Pope Francis says there's no military solution in Syria

Pope Francis says there’s no military solution in Syria

Pope Francis on Tuesday appealed for peace in Syria, saying the only solution is political, complaining that sometimes the same nations pledging support for peace are the ones supplying weapons for the conflict, and expressing support to Syrian Christians “for the discrimination they have to bear.”

ROME—Pope Francis on Tuesday made another appeal to end the war in Syria, complaining that the countries talking about bringing peace to the conflict-torn nation are also the ones supplying it with weapons.

He said that “peace in Syria is possible,” but that the only way to achieve it is through a political solution.

Francis asked “the faithful and those who are committed” to call on all those involved in the peace negotiations to force them to take the agreements seriously, and to make efforts to facilitate access to humanitarian aid.

Convinced that there’s no military solution, the pope also said that the international community must support the peace talks heading and the construction of a government of national unity.

“Let’s join forces, at all levels, to ensure that peace in beloved Syria is possible,” he said in a video message released on Tuesday. “Now that really will be a great example of mercy and love lived for the good of all the international community!”

Peace talks in Syria were interrupted last April when government forces, backed by Russia, escalated their assault on rebel-held areas in the northern city of Aleppo. On June 29, the United Nations envoy to Syria told the U.N. Security Council that it remains unclear when the next round of U.N.-brokered peace talks will take place, adding that there was no point in talking without some assurance of progress.

The pope also said that while people suffer, “incredible quantities of money” are being spent to supply weapons to fighters.

“And some of the countries supplying these arms are also among those that talk of peace,” he said.

“How can you believe in someone who caresses you with the right hand, and strikes you with the left hand?” Francis said.

Often criticized in some quarters for not speaking up about the particular situation Christians face in Syria, where they’re one of the main targets of Islamic fundamentalist group ISIS, the pontiff also gave his full support to the local Christian communities “for the discrimination they have to bear.”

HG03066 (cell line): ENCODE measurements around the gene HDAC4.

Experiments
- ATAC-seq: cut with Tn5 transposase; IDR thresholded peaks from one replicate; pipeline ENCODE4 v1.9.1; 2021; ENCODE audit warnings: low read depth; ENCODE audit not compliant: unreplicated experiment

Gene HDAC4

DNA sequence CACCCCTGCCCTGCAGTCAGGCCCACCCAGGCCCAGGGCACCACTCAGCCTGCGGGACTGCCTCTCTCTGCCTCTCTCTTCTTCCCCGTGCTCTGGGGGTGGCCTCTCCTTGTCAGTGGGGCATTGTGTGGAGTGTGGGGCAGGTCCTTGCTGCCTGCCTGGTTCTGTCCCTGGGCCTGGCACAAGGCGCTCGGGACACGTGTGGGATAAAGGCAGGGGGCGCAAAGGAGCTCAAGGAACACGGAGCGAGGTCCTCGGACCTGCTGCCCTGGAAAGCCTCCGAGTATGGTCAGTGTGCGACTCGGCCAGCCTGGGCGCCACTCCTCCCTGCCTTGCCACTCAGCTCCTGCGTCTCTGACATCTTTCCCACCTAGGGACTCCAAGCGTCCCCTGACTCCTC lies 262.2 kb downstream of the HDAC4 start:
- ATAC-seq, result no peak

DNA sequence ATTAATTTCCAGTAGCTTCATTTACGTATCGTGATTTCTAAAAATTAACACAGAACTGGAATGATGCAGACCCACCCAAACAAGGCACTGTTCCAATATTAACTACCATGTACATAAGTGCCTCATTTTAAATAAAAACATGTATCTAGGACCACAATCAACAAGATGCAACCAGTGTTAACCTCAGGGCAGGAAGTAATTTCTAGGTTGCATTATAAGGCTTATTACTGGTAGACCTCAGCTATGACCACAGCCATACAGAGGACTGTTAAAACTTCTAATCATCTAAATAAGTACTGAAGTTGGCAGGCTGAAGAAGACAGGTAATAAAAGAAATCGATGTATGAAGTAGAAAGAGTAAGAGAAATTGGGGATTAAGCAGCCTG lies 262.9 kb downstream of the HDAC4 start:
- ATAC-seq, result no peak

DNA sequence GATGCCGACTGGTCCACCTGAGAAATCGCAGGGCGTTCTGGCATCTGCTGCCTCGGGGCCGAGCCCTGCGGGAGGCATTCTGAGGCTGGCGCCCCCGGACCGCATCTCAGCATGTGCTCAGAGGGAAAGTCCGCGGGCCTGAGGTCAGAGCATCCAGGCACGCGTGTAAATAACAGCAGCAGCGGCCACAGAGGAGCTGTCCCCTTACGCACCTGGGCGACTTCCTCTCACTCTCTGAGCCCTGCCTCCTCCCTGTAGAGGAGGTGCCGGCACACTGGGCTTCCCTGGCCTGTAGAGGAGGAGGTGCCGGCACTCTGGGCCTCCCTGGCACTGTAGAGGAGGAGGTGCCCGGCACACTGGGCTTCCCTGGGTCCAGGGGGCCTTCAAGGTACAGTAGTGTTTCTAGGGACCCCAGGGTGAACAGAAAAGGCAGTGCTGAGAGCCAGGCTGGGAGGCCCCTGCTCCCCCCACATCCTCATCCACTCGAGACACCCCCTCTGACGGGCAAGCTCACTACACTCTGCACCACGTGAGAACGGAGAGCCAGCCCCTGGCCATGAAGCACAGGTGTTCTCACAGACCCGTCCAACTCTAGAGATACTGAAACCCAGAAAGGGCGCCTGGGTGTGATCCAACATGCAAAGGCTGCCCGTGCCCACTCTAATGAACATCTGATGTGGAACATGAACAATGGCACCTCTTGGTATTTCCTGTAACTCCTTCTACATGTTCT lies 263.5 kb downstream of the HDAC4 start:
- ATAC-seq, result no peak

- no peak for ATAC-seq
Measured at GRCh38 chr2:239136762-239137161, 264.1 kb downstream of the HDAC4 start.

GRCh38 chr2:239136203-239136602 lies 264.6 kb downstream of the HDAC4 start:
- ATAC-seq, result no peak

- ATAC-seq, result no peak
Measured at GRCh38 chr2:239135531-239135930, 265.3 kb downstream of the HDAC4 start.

Much of the criticism he’s received on this front came after he decided to bring 12 Syrian refugees to Rome after a five-hour visit to the Greek island of Lesbos to raise awareness of the current migrant crisis: all were Muslims.

The video was produced by the Vatican-dependent charity Caritas Internationalis, which is launching a new website to sustain the work they’re doing in Syria. In 2015 alone, the local branch of Caritas provided food, healthcare, education, shelter, psychological counseling and protection to 1.3 million Syrians.

An estimated 400,000 people have been killed in the five-year long conflict, and millions have been displaced, “forced to survive under bombs or to find escape routes to other countries or areas of Syria that are less war-torn,” Francis said in the video.

The pope also encouraged all, “adults and young people,” to live the Holy Year of Mercy in a way that helps them “overcome indifference” over what’s going on in Syria, inviting people to organize prayer vigils, awareness raising initiatives in parishes and communities, and to spread a “message of peace, a message of unity and hope.”

Caritas is not the first Catholic charitable agency that has used Pope Francis to promote an initiative related to the Holy Year of Mercy.

Last June, for instance, another papal charitable foundation, Aid to the Church in Need, launched a four-month fundraising effort to benefit projects such as pastoral ministry in prisons, drug rehabilitation centers, support groups for battered women and aid for refugees.

Francis was the first benefactor, donating $110,000 (100,000 Euros) to a clinic in Erbil, Iraq.

The Argentine pontiff has long advocated for peace in Syria, promoting prayer and dialogue as the ways to bring peace.

In 2013, months after his election, he called for a prayer vigil, inviting people from all over the world, regardless of their religious beliefs, to fast and pray on Sept. 7 for world peace, particularly in Syria.

On that day, and before a crowd in St. Peter’s Square estimated at 100,000, Francis forcefully declared that “violence and war are never the way to peace!”

That special day of prayer came at a moment that the United States and other Western nations were debating the idea of launching strikes in retaliation for the alleged use of chemical weapons by the regime of Syrian President Bashar Assad.

At the time, Francis also wrote to Russian President Vladimir Putin, head of a G-20 summit that was taking place in St. Petersburg, Russia, to insist that an attempted military solution would be “futile.”

Putin would later credit the pope with helping to stop those air strikes.

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